Tucker said the Composing Earth cohort experience has inspired her to explore the value of creative expression going beyond the tendencies to romanticize nature which sometimes can make us feel complacent despite the growing alarm about what is actually happening in the climate and the potential impacts the crisis will have. A quote from Elias, taken from a 2022 interview, reiterates the objective that Tucker is striving for, in connecting art to meaningful activism: “What choices can we make as photographers, as artists in general, to frame our nature-stories in new ways? Is it possible to use art to envision a new, complex, thriving world? What are the stories we’re choosing the arts to tell?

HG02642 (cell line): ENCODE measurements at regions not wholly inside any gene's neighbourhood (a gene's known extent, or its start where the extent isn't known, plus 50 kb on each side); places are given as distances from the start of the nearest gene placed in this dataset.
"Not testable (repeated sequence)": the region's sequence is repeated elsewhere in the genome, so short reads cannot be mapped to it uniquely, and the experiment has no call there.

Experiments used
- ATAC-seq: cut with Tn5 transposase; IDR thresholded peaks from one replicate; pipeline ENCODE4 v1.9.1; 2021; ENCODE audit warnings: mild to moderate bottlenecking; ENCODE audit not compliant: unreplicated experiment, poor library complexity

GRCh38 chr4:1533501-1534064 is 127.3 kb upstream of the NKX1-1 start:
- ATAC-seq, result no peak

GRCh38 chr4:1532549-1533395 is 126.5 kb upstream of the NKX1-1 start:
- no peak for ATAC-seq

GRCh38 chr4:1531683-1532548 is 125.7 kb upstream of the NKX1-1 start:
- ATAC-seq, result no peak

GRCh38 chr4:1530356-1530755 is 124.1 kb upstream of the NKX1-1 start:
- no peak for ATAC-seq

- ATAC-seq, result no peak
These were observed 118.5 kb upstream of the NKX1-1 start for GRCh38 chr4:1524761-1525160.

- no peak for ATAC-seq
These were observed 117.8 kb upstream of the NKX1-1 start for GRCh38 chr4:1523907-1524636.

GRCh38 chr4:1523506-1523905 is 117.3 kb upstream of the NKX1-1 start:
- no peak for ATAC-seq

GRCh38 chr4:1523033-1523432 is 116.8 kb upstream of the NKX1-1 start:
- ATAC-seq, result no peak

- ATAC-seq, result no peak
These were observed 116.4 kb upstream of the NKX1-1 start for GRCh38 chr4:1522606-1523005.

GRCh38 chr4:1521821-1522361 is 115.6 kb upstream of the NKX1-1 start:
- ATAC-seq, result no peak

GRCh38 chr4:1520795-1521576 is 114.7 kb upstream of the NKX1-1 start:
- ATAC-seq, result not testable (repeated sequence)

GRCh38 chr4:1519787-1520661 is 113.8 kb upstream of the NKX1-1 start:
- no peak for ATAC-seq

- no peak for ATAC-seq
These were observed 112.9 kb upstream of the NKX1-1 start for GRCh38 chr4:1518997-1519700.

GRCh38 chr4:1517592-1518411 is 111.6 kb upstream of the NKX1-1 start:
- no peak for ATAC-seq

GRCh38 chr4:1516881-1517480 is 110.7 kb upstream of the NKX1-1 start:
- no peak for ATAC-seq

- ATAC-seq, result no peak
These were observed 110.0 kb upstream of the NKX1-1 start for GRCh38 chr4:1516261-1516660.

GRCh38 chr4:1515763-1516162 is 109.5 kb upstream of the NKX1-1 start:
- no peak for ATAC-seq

Fry Street Quartet.

The nod to vocal soloists in this concert will continue with Ned Rorem’s Four Santa Fe Songs (1980), scored for mezzo soprano, violin, viola, cello and piano. Rorem set the songs to poems by New Mexico poet Witter Bynner. Aubrey Adams-McMillan is guest vocalist.

The concert will open with Beethoven’s Magic Flute Variations (Seven Variations for cello and piano on Mozart’s “Bei Männern, welche Liebe fühlen”), with Walter Haman on cello and Mitchell Giambalvo on piano.

As in other concerts this season, the program will close out the year’s Libby Gardner series with another rarely heard jewel: Mel Bonis’ Piano Quartet in B-flat Major, Op. 69 (1905), scored for piano, violin, viola and cello.

For tickets and more information, see the NOVA Chamber Music Series website.